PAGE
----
According to the analysis by Cadre Harmonisé, the result for the current period (March-May, 2022) shows that 459 areas, comprising of zones and LGAs, were analysed across the 21 states; of which 188 were classified in the minimal phase, 221 under pressure, 49 in crisis phase while one LGA ( Gubio) in Borno State is under the emergency phase of food and nutrition insecurity.

In the projected period (June – August, 2022) about 19, 453, 305 people were classified under the combined critical (crisis and emergency) phases of food and nutrition insecurity in the 21 states and the FCT. This figure includes the IDPs populations of 27, 165 in Sokoto, 321, 726 in Benue and 67, 060 in Zamfara State.

Also, 79 LGAs /Zones will be in crisis while three LGAs (Abadam, Gubio and Mobbar) in Borno State will be in the emergency phase of food and nutrition insecurity.

During this period, access to food may deteriorate slightly across the states but will be most severe among IDPs population whose sources of income and livelihood are currently under crisis to emergency phases.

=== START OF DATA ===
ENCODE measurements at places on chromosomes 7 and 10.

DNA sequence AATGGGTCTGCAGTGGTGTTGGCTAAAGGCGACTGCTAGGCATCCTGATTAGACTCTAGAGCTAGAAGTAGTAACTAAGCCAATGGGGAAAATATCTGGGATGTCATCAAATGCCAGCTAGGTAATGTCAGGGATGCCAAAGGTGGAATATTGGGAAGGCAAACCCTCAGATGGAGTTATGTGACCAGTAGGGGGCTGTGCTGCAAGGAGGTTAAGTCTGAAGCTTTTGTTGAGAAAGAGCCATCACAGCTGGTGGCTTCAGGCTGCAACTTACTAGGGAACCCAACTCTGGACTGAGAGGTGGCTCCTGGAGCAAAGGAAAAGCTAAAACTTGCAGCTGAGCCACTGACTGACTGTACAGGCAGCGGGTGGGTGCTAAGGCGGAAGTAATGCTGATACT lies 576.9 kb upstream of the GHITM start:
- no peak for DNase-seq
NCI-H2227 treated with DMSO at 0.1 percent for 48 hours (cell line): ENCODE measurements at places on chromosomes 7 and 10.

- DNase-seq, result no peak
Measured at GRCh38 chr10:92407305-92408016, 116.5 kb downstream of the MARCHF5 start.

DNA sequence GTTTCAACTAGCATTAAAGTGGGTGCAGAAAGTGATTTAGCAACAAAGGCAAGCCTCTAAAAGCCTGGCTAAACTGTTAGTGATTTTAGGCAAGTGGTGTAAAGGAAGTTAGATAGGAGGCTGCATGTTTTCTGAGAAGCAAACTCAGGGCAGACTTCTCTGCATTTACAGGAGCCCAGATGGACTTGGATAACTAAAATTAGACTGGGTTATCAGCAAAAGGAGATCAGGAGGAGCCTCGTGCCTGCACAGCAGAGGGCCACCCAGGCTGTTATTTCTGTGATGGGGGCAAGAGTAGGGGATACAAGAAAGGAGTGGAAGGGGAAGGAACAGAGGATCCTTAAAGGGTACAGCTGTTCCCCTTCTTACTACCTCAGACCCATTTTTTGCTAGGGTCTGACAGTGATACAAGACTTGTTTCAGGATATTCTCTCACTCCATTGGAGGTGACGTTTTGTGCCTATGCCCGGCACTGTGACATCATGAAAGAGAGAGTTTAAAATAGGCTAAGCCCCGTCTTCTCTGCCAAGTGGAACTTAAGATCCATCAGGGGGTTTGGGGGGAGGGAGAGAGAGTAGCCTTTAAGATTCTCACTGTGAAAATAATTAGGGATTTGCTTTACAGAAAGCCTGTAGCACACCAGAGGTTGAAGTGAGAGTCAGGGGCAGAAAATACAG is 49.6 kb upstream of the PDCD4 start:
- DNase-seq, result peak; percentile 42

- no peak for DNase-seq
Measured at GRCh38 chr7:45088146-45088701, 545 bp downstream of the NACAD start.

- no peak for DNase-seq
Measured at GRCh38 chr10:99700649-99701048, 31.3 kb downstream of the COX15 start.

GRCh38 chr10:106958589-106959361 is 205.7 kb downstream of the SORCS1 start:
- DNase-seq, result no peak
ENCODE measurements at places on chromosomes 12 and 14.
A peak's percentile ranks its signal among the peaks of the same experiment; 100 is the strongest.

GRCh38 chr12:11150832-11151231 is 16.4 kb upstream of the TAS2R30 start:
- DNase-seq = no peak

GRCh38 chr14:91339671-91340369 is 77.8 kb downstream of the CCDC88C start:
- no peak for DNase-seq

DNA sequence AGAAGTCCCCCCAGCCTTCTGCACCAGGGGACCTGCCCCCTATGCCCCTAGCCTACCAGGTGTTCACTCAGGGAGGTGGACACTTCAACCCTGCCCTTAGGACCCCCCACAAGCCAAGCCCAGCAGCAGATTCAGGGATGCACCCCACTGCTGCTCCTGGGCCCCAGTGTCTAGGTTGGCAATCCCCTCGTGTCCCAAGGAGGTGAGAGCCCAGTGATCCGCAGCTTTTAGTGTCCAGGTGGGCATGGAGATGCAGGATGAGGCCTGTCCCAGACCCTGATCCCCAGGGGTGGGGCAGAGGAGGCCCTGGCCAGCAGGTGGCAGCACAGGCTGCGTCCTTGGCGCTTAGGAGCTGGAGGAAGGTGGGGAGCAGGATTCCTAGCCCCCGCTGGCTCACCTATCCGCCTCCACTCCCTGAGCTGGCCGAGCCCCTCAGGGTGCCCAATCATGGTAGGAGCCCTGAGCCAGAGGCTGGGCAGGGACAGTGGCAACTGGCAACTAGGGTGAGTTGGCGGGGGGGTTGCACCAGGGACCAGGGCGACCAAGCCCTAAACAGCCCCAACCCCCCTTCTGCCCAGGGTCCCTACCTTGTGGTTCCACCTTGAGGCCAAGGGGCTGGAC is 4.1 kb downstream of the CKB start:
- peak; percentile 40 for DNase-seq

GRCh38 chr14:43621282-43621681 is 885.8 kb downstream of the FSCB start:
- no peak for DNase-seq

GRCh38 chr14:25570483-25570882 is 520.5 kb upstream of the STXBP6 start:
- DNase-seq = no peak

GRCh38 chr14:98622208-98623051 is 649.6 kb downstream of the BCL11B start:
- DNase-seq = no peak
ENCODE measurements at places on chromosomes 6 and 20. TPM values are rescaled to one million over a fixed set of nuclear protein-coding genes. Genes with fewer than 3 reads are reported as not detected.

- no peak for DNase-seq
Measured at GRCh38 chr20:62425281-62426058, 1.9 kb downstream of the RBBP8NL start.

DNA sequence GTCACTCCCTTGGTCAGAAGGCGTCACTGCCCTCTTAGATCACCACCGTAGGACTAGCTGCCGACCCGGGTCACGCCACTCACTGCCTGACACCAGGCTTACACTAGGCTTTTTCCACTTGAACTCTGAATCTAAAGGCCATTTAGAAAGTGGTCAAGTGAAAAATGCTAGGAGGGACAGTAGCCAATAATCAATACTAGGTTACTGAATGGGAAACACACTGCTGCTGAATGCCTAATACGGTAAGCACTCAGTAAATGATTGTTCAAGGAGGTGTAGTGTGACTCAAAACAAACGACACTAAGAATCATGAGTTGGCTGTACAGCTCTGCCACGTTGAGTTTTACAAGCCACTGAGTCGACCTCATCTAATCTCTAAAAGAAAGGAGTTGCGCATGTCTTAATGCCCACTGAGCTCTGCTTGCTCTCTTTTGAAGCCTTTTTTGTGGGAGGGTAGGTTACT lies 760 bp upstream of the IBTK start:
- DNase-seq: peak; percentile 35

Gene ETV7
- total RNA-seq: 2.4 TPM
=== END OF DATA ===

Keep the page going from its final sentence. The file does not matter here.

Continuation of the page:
“However, early harvest from the 2022/23 cropping season may help ameliorate the situation. Expectantly, households in partially and inaccessible areas may resort to more difficult livelihood coping measures to meet their food and essential non-food needs during the projected period putting them in dire food and nutrition security situations,” CH added.

Conclusion

With these recent statistics on food insecurity in Nigeria, will Nigeria meet the UN SDG target of ending hunger and ensuring that its citizens have access, particularly, the poor and people in vulnerable situations, to safe, nutritious, and sufficient food all year round, by 2030?